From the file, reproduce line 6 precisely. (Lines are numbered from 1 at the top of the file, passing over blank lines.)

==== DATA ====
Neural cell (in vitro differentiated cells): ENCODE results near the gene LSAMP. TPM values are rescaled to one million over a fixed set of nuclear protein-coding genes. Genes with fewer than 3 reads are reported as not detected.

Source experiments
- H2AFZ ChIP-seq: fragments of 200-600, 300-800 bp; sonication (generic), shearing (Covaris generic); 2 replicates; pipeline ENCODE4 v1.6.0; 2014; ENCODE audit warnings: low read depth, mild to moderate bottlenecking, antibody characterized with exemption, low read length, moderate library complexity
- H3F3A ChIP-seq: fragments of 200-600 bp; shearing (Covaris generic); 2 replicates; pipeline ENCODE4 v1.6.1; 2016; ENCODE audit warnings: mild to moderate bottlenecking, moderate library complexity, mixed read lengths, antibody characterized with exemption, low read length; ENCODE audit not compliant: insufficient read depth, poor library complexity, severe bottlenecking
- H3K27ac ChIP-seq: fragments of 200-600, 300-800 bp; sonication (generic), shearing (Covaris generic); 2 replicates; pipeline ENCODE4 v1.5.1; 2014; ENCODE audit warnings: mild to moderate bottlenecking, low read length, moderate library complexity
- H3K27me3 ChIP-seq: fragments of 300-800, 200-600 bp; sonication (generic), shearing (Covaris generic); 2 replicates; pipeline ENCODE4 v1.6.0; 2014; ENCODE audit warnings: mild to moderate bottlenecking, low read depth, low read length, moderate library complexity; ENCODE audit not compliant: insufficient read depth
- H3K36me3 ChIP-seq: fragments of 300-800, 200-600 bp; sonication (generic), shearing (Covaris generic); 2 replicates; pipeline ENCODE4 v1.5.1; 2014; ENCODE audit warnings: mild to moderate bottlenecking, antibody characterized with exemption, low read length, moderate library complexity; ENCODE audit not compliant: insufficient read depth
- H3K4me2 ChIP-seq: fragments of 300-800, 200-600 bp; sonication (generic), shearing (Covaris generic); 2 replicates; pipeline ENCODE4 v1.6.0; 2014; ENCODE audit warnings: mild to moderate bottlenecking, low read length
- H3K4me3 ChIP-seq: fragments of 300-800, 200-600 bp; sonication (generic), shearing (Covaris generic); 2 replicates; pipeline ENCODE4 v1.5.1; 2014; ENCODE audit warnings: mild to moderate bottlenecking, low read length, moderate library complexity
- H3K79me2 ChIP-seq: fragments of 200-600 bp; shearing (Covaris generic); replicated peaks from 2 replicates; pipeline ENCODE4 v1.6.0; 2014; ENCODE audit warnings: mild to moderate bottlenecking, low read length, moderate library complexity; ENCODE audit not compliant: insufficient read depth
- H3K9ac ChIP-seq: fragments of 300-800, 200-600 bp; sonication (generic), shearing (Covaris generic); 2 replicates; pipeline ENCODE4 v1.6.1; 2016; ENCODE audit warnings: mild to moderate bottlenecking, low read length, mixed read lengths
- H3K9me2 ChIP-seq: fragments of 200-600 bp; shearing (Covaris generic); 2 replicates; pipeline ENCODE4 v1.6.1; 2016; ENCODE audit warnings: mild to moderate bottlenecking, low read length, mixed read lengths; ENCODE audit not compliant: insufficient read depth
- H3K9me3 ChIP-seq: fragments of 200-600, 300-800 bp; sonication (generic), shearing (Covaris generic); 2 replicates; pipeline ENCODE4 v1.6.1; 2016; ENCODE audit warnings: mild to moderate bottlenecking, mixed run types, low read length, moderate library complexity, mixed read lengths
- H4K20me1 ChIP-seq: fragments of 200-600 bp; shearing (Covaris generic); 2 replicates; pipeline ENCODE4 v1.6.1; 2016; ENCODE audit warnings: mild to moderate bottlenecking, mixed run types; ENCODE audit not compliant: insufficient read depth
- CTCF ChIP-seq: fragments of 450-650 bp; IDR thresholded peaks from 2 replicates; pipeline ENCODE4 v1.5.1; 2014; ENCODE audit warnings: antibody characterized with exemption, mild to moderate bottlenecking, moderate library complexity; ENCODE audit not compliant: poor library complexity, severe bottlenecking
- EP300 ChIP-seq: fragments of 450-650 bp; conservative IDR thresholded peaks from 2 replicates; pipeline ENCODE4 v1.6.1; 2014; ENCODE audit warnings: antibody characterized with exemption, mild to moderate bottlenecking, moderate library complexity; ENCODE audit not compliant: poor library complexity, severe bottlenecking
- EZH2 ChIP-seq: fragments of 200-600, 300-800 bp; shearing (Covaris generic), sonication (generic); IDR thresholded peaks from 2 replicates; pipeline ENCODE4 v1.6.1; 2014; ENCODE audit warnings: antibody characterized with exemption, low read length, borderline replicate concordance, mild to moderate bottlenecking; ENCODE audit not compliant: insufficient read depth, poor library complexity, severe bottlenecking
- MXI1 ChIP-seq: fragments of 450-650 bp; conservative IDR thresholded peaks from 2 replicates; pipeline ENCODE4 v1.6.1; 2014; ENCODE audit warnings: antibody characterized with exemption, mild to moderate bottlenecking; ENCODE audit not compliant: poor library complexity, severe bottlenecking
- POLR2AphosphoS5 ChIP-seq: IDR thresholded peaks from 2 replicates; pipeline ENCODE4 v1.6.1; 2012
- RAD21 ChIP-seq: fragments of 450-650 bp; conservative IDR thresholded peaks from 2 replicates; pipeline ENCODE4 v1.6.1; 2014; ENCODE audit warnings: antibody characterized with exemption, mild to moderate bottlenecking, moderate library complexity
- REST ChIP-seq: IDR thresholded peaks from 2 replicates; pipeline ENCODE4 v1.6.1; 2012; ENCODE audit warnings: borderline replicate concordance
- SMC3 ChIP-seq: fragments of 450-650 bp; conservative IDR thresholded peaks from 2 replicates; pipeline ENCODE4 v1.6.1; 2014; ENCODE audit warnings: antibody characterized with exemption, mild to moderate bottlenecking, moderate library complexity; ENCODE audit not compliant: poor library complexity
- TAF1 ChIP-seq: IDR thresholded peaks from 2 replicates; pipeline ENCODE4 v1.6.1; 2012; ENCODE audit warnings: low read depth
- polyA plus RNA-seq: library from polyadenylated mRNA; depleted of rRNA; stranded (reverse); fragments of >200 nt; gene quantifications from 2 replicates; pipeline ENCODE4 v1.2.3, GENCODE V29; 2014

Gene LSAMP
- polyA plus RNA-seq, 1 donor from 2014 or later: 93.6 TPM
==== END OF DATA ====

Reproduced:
- H3K27me3 ChIP-seq: fragments of 300-800, 200-600 bp; sonication (generic), shearing (Covaris generic); 2 replicates; pipeline ENCODE4 v1.6.0; 2014; ENCODE audit warnings: mild to moderate bottlenecking, low read depth, low read length, moderate library complexity; ENCODE audit not compliant: insufficient read depth